The Test In Determining Whether Trial Error In a Criminal Case Is Harmful
In State v. DiGuilio, 491 So. 2d 1129 (Fla. 1986), the Court held that an erroneous comment on a defendant's constitutional right to remain silent requires reversal and remand for a new trial unless the appellate court can conclude beyond a reasonable doubt that the error did not affect the verdict. Id. at 1135, 1139.
The Court set out the test to be applied in determining whether trial error in a criminal case is harmful:
The test is not a sufficiency-of-the-evidence, a correct result, a not clearly wrong, a substantial evidence, a more probable than not, a clear and convincing, or even an overwhelming evidence test.
Harmless error is not a device for the appellate court to substitute itself for the trier-of-fact by simply weighing the evidence.
The focus is on the effect of the error on the trier-of-fact.
The question is whether there is a reasonable possibility that the error affected the verdict.
The burden to show the error was harmless must remain on the state.
If the appellate court cannot say beyond a reasonable doubt that the error did not affect the verdict, then the error is by definition harmful. Id. at 1139.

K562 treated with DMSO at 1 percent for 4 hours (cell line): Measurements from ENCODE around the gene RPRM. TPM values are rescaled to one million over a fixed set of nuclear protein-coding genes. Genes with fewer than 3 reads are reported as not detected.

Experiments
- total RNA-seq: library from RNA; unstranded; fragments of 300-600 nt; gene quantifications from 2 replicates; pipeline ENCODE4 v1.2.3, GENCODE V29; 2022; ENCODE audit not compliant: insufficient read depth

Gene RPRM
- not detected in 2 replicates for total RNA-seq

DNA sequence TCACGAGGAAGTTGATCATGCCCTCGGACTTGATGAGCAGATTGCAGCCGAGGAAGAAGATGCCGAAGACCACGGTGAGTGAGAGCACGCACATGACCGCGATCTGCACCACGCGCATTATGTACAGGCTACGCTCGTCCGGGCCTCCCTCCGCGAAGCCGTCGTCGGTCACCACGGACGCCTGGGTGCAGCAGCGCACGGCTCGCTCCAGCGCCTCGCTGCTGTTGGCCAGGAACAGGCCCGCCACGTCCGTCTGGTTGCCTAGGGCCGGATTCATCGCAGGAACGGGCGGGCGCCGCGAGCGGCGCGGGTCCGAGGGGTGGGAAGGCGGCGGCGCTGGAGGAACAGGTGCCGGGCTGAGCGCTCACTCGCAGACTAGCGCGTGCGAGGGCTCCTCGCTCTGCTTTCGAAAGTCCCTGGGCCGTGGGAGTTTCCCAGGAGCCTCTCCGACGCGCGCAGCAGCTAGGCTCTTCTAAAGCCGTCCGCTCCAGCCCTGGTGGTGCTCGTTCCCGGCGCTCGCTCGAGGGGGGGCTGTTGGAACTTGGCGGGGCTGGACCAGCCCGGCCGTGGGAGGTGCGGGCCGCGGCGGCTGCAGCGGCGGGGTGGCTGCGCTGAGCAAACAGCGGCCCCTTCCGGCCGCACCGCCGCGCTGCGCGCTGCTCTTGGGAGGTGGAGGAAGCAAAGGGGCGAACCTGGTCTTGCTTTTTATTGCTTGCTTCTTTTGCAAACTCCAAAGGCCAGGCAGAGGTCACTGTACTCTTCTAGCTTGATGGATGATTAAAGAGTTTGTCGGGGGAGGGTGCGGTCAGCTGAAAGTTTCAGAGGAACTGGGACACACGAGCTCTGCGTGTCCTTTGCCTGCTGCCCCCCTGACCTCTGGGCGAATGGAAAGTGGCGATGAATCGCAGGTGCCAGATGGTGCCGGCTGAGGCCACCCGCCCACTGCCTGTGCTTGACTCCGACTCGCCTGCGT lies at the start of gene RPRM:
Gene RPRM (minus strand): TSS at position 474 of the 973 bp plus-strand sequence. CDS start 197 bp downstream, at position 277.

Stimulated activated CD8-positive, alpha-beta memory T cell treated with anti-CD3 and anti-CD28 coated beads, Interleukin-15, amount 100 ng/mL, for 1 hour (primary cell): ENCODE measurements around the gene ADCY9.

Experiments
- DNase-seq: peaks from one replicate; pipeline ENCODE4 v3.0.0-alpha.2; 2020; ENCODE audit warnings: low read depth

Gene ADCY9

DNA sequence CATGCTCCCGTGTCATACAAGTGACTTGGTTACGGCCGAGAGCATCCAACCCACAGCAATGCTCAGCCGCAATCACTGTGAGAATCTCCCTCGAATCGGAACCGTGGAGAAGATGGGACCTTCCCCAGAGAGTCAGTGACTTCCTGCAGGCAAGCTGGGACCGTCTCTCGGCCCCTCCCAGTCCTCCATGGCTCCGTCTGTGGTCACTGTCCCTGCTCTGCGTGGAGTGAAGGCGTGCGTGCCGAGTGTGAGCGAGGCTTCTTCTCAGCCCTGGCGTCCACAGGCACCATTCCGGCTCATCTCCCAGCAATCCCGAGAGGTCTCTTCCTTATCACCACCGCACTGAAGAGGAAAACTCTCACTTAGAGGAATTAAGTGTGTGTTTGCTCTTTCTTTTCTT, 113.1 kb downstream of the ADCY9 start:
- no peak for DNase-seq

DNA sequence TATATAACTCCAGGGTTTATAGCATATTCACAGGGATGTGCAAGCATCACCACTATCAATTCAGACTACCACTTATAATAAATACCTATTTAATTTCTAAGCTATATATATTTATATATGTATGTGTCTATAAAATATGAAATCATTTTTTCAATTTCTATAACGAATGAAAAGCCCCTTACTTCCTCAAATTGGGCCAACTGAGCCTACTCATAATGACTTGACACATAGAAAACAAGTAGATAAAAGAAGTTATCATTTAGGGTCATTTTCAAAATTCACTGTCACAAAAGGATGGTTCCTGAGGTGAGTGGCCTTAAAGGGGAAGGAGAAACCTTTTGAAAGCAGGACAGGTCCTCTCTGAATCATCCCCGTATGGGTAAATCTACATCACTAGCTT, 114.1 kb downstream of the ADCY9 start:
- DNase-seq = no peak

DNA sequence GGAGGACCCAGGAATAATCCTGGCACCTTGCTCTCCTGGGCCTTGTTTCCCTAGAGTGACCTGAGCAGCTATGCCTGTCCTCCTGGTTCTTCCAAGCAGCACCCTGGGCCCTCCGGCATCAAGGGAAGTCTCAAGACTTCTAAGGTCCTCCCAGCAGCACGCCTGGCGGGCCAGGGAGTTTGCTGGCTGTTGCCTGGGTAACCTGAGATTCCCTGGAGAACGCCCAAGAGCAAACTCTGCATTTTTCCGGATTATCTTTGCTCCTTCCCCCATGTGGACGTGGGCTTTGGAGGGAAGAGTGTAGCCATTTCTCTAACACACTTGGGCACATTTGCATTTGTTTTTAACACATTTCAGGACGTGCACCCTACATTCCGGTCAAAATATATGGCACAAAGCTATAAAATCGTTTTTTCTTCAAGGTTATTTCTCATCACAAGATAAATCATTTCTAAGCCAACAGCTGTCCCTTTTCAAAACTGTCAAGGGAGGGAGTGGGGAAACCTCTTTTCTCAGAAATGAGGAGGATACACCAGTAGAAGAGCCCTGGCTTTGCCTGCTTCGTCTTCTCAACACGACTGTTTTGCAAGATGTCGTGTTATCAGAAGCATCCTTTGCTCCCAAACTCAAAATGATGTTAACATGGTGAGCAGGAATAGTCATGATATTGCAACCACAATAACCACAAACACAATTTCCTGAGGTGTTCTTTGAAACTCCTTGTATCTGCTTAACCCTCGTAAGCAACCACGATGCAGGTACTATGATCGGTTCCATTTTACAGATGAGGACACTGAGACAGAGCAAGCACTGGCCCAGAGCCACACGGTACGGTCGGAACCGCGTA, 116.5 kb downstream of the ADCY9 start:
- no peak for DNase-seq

Two years later, this Court reaffirmed the vitality of this test, holding that "reversal is mandated under . . . DiGuilio . . . when the state fails to demonstrate beyond a reasonable doubt that there is no reasonable possibility that the erroneous admission of collateral crime evidence affected the jury verdict." State v. Lee, 531 So. 2d 133, 134 (Fla. 1988).
The court "declined to modify the DiGuilio test to require only a showing that the permissible evidence would support the conviction in order to find the erroneous admission of improper collateral crime evidence harmless." Id. at 136.
In Goodwin v. State, 751 So. 2d 537 (Fla. 1999), the Court was called upon to determine whether section 924.051(7), Florida Statutes (Supp. 1996), abrogated the DiGuilio harmless error test in cases involving nonconstitutional error.
In answering a certified question, this Court held that the provision did not alter the obligation of the appellate courts to independently review both constitutional and nonconstitutional errors for harmlessness under the DiGuilio standard. See Goodwin, 751 So. 2d at 537.
The Court specifically stated that it had determined in Lee that "this Court retains the authority to determine the analysis to be applied in deciding whether an error requires reversal." Id. at 542 (citing Lee, 531 So. 2d at 136 n.1).